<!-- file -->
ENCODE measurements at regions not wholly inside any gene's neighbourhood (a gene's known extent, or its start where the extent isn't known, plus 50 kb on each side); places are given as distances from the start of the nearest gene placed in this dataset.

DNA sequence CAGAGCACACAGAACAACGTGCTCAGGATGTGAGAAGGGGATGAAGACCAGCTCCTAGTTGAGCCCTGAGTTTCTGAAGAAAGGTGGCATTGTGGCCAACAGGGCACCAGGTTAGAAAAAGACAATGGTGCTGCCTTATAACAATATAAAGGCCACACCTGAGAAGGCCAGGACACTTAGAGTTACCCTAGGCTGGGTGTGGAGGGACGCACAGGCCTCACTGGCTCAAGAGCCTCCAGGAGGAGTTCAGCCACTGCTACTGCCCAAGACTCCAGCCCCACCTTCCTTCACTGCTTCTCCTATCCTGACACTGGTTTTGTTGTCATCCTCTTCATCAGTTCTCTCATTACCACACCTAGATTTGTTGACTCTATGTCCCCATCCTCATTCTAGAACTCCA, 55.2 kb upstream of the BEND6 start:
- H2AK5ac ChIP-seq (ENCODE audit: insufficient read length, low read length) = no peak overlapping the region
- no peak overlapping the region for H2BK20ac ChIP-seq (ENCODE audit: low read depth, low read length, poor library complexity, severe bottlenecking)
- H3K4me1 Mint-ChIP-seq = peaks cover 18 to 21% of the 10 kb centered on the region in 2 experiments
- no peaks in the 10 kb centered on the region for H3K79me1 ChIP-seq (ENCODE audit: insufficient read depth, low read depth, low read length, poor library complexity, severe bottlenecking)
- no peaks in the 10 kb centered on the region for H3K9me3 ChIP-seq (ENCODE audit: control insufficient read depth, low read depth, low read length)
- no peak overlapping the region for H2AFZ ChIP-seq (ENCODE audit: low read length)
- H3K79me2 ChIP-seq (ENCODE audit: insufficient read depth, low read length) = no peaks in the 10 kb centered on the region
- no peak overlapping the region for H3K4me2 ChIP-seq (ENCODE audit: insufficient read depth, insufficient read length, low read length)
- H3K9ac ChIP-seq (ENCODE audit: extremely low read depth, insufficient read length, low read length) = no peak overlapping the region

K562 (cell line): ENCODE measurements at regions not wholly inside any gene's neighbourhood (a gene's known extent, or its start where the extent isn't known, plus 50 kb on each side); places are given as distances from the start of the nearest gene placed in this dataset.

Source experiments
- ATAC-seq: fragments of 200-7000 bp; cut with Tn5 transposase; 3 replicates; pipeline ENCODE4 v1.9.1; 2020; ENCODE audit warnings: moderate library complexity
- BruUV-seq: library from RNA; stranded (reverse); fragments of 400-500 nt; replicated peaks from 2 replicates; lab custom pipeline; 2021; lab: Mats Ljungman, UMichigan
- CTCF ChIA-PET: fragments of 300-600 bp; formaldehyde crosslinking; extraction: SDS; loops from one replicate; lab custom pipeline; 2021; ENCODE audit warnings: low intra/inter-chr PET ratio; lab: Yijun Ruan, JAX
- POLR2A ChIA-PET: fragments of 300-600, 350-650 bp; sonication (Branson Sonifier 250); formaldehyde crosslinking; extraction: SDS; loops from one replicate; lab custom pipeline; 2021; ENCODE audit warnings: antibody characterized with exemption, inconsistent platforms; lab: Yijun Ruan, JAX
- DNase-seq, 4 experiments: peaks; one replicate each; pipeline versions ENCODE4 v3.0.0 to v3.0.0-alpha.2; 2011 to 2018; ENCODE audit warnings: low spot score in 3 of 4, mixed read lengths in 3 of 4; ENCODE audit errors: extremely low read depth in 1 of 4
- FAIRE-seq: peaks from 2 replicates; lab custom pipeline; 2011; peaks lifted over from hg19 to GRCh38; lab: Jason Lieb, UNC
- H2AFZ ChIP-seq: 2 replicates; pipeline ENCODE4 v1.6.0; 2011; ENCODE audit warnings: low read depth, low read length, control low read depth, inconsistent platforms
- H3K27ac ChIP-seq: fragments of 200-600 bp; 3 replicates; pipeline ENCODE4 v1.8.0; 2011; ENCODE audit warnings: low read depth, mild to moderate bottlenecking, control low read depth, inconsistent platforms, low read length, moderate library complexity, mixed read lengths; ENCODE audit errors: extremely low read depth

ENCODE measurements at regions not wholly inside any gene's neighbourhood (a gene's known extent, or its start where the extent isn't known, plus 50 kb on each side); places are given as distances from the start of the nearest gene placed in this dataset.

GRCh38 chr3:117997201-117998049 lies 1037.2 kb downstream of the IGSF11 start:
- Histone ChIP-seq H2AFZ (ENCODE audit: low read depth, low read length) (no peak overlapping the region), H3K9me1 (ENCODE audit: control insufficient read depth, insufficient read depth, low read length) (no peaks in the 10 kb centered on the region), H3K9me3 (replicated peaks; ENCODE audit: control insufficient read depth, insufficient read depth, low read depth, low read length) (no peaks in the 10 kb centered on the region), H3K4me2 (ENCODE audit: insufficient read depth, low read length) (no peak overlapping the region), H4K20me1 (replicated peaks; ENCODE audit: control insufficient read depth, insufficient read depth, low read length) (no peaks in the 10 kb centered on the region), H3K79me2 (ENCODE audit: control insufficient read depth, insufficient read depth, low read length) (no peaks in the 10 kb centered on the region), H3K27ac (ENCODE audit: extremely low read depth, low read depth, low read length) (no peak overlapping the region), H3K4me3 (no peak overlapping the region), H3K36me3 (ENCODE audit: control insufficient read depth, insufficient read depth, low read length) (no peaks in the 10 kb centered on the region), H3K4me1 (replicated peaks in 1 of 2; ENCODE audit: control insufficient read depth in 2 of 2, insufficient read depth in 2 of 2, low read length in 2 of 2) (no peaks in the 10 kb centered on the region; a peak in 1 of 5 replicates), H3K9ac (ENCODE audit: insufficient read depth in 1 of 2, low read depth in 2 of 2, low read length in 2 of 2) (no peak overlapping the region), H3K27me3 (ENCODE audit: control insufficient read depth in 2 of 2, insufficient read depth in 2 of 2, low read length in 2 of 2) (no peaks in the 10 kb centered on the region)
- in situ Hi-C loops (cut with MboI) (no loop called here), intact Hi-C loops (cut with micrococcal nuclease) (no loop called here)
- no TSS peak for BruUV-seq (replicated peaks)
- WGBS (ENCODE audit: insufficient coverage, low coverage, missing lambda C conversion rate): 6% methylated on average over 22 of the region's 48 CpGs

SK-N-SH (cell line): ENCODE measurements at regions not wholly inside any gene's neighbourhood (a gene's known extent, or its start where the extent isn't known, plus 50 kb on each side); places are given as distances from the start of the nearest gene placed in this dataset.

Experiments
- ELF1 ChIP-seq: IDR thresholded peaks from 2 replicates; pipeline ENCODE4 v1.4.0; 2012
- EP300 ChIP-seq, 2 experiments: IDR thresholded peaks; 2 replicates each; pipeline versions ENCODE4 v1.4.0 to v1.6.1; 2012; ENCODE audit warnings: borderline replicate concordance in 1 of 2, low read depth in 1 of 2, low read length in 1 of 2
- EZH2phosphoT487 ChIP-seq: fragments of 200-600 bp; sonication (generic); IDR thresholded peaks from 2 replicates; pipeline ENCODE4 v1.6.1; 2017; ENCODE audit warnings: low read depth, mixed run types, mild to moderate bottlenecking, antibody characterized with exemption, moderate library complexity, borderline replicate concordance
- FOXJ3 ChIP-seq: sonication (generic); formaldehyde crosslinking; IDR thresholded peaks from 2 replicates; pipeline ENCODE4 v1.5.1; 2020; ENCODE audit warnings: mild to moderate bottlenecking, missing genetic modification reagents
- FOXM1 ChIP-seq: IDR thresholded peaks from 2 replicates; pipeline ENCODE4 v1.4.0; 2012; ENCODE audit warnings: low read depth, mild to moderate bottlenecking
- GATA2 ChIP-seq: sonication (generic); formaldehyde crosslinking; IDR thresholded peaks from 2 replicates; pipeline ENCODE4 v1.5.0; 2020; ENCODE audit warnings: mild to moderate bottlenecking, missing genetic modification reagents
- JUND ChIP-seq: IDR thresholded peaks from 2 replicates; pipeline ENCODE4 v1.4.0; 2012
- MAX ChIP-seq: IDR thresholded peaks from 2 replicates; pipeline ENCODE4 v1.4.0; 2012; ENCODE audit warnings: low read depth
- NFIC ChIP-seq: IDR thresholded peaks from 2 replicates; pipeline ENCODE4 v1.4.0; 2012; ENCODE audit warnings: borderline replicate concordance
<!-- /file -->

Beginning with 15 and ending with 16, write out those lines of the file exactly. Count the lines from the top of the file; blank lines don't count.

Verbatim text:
- BruUV-seq: library from RNA; stranded (reverse); fragments of 400-500 nt; replicated peaks from 2 replicates; lab custom pipeline; 2021; lab: Mats Ljungman, UMichigan
- CTCF ChIA-PET: fragments of 300-600 bp; formaldehyde crosslinking; extraction: SDS; loops from one replicate; lab custom pipeline; 2021; ENCODE audit warnings: low intra/inter-chr PET ratio; lab: Yijun Ruan, JAX